Irish Blog Whacked

Tuesday, July 9, 2013


The power of the Executive to cast a man into prison without formulating any charge known to the law, and particularly to deny him the judgment of his peers, is in the highest degree odious and is the foundation of all totalitarian government whether Nazi or Communist. - Winston Churchill - Internment

Research commissioned by a group of British, backbench, Tory MPs conclude, that European judges have ruled more than 270 cases taken against Britain, has “breached a Convention right”. The final report, written by Robert Broadhurst, a legal researcher, found that since Britain signed up to the European Court of Human Right’s jurisdiction in 1966, there are more than 350 rulings on UK violation of human rights.The number of judgments made against the UK violating human rights stands at 271, against only 86 ruling otherwise”.

Sir Nicolas Bratza QC, the President of Strasbourg-based European court, in response to repeated attacks from the British Prime Minister David Cameron, against the Human Rights Court, he accused “senior British politicians” of failing to understand the European Courts role and history. Writing "Britain should be defending European justice, not attacking it", he said: "The UK can be proud of its real contribution to this unique system and its influence in bringing about effective human rights protection throughout the European continent. It would be deeply regrettable if it were to allow its commitment to that system to be called into question by a failure to defend it against its detractors or to offer its strong support for the vital work of the court."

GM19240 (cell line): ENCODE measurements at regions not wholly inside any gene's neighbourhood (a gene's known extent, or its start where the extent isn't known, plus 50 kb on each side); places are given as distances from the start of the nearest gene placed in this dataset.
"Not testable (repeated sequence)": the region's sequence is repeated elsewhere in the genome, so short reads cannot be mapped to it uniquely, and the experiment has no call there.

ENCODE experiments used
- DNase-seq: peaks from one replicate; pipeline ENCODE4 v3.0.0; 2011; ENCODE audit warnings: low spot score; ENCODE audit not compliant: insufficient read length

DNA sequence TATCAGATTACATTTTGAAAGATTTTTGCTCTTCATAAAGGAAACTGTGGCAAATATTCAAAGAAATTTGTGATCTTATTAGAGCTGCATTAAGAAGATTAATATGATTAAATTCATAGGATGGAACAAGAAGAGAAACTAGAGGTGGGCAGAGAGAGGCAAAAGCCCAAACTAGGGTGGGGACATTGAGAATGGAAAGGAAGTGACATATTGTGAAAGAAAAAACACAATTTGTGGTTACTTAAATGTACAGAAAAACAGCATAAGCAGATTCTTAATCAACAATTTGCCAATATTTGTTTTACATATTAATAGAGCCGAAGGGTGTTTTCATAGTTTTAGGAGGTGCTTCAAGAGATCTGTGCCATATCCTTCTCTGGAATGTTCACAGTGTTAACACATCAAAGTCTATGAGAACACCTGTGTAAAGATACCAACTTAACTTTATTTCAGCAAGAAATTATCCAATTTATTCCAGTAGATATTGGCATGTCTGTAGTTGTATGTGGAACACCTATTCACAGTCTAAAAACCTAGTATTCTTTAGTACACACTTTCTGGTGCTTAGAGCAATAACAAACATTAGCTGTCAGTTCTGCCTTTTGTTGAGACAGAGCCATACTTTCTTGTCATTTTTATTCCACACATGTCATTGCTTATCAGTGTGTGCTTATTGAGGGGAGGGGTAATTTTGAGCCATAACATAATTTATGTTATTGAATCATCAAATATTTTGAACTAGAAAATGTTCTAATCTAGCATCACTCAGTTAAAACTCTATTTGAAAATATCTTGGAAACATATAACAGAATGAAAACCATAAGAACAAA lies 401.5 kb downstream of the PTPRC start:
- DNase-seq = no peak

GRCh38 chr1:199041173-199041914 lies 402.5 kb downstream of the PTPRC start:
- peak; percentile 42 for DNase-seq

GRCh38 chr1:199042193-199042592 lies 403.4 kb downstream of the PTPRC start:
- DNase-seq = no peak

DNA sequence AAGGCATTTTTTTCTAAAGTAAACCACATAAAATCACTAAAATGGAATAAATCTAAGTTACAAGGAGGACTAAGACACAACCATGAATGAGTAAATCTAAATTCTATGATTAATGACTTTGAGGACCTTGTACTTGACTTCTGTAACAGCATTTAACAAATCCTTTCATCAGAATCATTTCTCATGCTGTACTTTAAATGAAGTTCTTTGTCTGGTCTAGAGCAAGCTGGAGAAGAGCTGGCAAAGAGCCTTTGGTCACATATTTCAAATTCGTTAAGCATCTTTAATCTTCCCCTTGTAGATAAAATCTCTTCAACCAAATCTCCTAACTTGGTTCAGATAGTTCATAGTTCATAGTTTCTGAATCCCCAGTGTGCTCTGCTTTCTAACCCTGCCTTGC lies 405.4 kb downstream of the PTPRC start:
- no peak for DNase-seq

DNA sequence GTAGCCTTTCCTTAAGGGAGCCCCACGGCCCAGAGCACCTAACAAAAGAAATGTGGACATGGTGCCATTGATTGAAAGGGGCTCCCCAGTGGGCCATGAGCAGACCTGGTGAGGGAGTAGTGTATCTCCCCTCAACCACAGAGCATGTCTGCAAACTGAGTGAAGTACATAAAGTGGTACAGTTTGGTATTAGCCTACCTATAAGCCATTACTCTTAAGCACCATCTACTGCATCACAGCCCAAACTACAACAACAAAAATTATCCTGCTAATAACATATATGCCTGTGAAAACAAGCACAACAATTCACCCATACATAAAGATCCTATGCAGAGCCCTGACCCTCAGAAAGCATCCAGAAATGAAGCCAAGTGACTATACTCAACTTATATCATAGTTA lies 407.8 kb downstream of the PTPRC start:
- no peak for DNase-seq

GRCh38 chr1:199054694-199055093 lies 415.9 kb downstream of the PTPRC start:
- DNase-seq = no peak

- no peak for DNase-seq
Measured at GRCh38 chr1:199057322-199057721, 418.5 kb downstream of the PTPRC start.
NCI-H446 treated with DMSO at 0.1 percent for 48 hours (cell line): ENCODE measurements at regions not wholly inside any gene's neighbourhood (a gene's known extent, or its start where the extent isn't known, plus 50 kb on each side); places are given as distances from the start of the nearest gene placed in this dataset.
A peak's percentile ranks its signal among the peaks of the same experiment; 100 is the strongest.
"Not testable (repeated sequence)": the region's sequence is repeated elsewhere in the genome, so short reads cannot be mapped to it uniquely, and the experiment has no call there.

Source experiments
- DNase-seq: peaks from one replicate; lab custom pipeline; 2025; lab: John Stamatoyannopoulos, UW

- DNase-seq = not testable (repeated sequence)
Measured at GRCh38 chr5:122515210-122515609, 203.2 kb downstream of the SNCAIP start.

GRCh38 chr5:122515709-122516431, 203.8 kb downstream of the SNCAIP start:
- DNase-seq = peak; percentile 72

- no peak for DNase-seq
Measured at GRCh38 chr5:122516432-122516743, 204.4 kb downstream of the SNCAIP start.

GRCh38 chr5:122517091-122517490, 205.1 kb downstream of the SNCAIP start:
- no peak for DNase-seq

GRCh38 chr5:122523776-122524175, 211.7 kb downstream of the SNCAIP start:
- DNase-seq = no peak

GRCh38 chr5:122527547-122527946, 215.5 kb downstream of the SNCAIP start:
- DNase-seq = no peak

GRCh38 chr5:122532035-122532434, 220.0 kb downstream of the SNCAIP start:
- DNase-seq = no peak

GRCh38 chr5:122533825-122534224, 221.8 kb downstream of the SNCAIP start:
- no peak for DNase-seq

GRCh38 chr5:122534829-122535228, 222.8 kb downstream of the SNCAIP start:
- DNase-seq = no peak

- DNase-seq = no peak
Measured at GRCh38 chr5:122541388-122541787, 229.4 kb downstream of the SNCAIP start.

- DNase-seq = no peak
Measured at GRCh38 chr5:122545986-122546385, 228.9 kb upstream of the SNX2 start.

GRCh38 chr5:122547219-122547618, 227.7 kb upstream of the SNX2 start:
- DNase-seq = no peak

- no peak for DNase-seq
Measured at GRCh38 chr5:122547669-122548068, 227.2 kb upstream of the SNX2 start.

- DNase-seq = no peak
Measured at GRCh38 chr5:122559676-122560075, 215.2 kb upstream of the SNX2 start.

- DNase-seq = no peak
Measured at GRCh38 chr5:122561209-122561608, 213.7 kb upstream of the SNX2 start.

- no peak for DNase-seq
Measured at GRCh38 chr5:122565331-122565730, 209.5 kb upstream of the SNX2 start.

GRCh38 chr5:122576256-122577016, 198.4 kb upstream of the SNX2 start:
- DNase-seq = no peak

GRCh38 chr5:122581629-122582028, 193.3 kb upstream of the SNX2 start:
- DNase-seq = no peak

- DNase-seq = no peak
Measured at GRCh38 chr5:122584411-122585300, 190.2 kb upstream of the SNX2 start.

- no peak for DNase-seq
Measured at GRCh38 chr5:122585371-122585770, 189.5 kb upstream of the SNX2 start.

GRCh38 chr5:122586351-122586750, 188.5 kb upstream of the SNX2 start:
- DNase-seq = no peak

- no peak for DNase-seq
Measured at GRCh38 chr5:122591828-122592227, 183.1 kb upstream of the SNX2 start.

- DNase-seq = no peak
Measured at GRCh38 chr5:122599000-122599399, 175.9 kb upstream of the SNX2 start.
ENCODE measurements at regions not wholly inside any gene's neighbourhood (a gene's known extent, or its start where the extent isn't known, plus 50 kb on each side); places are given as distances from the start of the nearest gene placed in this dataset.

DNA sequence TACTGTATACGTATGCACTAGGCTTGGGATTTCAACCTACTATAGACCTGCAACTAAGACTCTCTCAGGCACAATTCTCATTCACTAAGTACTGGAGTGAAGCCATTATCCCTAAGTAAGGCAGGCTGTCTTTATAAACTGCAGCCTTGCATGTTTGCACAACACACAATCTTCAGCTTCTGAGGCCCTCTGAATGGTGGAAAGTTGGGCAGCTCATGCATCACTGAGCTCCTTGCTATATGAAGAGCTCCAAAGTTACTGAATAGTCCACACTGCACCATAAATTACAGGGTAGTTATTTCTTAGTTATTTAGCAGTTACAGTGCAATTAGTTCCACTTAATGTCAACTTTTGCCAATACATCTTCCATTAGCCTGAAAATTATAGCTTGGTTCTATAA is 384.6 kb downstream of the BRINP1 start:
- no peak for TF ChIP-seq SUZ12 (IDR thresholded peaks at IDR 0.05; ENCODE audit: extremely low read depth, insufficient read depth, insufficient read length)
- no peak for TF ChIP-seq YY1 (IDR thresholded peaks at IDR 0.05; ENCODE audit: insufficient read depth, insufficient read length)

The European court has 47 judges, representing each member state of the Council of Europe. Research shows that Britain has a horrific record of human rights abuse, losing three out of four cases taken to the court against it, which was established in the wake of the Second World War. The British tactical response is to dismantle the power of the courts, in the same manner, that its is currently systematically dismantling the Irish Peace Process.

There have been many rulings against Britain in the European Court of Human Rights with regard to Irish people. In the early 1970's, when the British once again introduced internment without trial, Britain was found guilty by the European Court of Human Rights.The Irish Government, on behalf of the hooded political internees, who had been subject to the five methods used later in Abu Graib, took a case to the European Commission on Human Rights . The Commission stated that it "considered the combined use of the five methods to amount to torture, when Martin Corey and fellow political internees were battered and tortured, by he British at that time.

The relatives of three Irish people, Danny McCann, Sean Savage and Mairead Farrell, murdered by the British SAS in Gibraltar, were so disgusted at the response of the British legal system, that they took their case to the European Court of Human Rights in 1995. The court found that the three had been unlawfully killed, ruling that the human rights of the 'Gibraltar Three' were infringed by Britain, in breach of Article 2 - right to life when Britain's SAS, shot dead the clearly unarmed volunteers, execution style, at close range, on explicit orders, of Margaret Thatcher and senior members of the British Tory Cabinet.